Fame, scandals and privacy are the buzzwords this week.
At the top of the news is the saga of Tareq and Michaele Salahi who gatecrashed a State Dinner at the White House, and even got up-close with President Obama.
It used to be that one has to be good at something to be famous. But the Salahis reflect the current trend of chasing or attracting fame at any cost. Some commentators blame reality TV for this. People are voyeurs. If you open up your life to the world, the good as well as the messy parts, you stand a good chance of becoming a famous celebrity.
Another interesting thing that I notice from this gatecrashing story is the initial reactions from the British and American press.
There were several headlines and comments in the British press, applauding the Salahis for staging the ‘gatecrash of the century’. “We need more pranksters like the White House gatecrashers,” said a writer in the United Kingdom daily, The Telegraph. The reception in the American has been more serious – raising worries about the serious breach of security and how an unauthorized guest can get so close to the president.
This difference could be due to the British fondness for pranks. Americans, on the other hand, carry the history of the assassination of two of the country’s great leaders, President John F Kennedy and civil rights leader Martin Luther King. It has been reported that Obama receives 30 death threats a day. Ed Rollins, CNN Senior Political Contributor and a leading Republican wrote a stern piece titled: “Prosecute the White House gate-crashers.” (http://www.cnn.com/2009/OPINION/11/28/rollins.party.crashers.whitehouse/ )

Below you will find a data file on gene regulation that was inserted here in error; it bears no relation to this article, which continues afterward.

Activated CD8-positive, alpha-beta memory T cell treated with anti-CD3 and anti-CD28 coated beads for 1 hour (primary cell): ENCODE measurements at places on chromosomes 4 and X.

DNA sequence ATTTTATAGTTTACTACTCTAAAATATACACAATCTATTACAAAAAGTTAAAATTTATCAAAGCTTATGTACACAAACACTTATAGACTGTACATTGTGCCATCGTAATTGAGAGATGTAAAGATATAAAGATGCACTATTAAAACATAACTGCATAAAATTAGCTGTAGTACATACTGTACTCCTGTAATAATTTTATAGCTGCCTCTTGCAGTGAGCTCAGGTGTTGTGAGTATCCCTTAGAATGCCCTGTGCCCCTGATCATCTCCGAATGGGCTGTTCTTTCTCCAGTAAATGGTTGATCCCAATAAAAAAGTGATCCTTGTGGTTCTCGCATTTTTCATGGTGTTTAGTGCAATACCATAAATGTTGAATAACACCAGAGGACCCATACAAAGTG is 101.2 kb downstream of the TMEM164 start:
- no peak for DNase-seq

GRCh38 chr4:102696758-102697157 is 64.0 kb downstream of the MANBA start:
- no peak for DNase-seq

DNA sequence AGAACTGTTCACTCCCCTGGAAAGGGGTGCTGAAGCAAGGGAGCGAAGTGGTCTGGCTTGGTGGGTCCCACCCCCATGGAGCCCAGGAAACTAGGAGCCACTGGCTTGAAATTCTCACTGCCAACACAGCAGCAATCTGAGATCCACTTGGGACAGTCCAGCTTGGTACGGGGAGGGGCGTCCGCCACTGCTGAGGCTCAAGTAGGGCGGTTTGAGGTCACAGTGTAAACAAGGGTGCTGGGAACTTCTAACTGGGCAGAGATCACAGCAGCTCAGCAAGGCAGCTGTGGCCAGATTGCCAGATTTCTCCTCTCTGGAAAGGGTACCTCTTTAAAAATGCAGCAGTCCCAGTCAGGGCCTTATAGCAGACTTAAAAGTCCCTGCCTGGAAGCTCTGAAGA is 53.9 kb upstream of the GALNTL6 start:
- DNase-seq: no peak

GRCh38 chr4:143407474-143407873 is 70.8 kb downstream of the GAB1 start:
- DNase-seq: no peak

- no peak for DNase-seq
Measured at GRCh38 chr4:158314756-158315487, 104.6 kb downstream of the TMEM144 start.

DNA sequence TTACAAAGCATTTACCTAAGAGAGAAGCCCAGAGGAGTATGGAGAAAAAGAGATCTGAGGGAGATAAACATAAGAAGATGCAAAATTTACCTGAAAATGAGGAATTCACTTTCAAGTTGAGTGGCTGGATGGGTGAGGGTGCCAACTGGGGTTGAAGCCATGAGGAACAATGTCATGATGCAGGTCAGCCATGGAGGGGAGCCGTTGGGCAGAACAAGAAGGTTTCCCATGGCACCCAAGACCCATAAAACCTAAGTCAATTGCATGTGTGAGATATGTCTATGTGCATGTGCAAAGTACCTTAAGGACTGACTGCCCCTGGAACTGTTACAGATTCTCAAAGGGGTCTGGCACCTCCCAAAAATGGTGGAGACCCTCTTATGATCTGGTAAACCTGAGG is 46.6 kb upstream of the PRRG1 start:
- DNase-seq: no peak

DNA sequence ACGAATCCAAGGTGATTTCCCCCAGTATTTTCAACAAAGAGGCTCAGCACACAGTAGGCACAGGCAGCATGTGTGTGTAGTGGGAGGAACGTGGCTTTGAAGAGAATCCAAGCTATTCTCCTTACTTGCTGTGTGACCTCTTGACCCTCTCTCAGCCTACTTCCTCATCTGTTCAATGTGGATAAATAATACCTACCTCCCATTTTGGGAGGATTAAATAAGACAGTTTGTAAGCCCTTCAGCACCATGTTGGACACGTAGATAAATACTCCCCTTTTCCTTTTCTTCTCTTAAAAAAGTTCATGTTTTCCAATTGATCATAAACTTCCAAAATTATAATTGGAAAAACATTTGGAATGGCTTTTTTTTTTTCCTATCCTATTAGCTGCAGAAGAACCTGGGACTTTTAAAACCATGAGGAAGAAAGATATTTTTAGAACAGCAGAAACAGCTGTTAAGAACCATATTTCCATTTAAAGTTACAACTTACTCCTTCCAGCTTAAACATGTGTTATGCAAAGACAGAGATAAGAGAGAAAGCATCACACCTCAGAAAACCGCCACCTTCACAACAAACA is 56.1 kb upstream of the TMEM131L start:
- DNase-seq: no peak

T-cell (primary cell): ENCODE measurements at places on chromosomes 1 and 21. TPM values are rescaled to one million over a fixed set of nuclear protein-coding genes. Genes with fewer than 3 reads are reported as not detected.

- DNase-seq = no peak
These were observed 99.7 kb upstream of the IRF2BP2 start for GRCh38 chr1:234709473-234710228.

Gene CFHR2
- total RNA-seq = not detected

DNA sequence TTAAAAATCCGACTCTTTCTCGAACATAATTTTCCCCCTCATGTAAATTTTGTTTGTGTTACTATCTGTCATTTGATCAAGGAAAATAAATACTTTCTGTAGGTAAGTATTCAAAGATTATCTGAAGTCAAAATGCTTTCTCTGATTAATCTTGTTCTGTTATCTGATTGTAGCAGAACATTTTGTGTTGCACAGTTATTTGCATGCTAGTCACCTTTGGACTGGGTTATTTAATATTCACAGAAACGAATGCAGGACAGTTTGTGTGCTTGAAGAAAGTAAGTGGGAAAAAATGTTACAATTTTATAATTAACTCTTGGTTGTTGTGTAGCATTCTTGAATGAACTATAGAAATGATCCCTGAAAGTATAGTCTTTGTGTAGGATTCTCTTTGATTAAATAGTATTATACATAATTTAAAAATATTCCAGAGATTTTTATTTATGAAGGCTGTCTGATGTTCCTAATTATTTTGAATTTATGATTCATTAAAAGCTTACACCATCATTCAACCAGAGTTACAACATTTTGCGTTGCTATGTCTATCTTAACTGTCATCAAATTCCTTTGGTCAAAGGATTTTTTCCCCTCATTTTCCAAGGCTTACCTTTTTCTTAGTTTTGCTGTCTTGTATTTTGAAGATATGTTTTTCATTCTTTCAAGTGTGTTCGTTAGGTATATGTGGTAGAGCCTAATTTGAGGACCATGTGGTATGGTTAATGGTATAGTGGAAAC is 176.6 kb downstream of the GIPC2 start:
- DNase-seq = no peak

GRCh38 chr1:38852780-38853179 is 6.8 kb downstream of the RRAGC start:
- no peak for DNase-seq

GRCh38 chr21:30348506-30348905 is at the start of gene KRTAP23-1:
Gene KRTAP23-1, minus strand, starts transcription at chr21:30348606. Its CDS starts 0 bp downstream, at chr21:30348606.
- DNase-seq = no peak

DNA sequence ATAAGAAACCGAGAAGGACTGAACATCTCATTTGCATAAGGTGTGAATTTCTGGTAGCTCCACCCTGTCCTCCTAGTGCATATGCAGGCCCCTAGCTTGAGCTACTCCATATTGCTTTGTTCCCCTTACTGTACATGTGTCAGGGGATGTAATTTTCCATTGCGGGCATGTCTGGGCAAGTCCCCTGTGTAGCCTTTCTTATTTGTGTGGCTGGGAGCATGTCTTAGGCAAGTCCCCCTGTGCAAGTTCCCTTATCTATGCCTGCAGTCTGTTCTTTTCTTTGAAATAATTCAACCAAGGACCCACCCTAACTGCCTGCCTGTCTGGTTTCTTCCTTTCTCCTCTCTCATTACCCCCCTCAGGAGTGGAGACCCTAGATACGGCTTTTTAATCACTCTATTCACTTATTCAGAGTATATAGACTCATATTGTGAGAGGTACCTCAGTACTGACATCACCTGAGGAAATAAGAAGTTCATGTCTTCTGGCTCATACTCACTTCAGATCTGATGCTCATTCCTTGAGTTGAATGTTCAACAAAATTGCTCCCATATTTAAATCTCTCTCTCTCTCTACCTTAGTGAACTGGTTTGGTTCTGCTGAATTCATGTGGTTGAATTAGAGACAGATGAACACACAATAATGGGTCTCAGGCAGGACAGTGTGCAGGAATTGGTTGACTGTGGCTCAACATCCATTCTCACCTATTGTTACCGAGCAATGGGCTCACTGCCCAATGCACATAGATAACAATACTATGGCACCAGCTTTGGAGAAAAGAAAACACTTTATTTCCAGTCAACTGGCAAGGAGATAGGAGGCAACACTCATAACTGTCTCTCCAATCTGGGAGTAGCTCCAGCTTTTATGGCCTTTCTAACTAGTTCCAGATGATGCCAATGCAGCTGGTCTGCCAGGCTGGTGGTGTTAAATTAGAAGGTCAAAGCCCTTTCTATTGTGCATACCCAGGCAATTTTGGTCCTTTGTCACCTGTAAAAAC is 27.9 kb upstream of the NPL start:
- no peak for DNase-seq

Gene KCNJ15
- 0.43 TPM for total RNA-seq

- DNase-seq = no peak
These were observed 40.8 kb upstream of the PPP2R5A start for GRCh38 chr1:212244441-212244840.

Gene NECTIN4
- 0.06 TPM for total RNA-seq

Scandals and privacy also dogged Tiger Woods, one of the world’s most successful and popular golfers. It seems like his picture-perfect marriage wasn’t so perfect after all.
Amidst all the blaring news of his affairs with other women, Woods pleaded for privacy for his family. Sorry, Tiger, it doesn’t look like the media will heed your plea. Today, scandals sell. And even some of us who agree that Woods and his family should be given some privacy can be quite hypocritical. We still gobble up the scandalous details and the “breaking news” when we come across them.
The Woods episode also brings up the issue of athletes as “role models”. It’s fine that we consider them role models for their drive, passion and excellence in their sport. But should we also expect them to be role models free of marital complications or “transgressions” as Woods term them in his statement, when such episodes are a recurrent theme in the human experience?
Points to ponder, as these two stories continue to hog the news.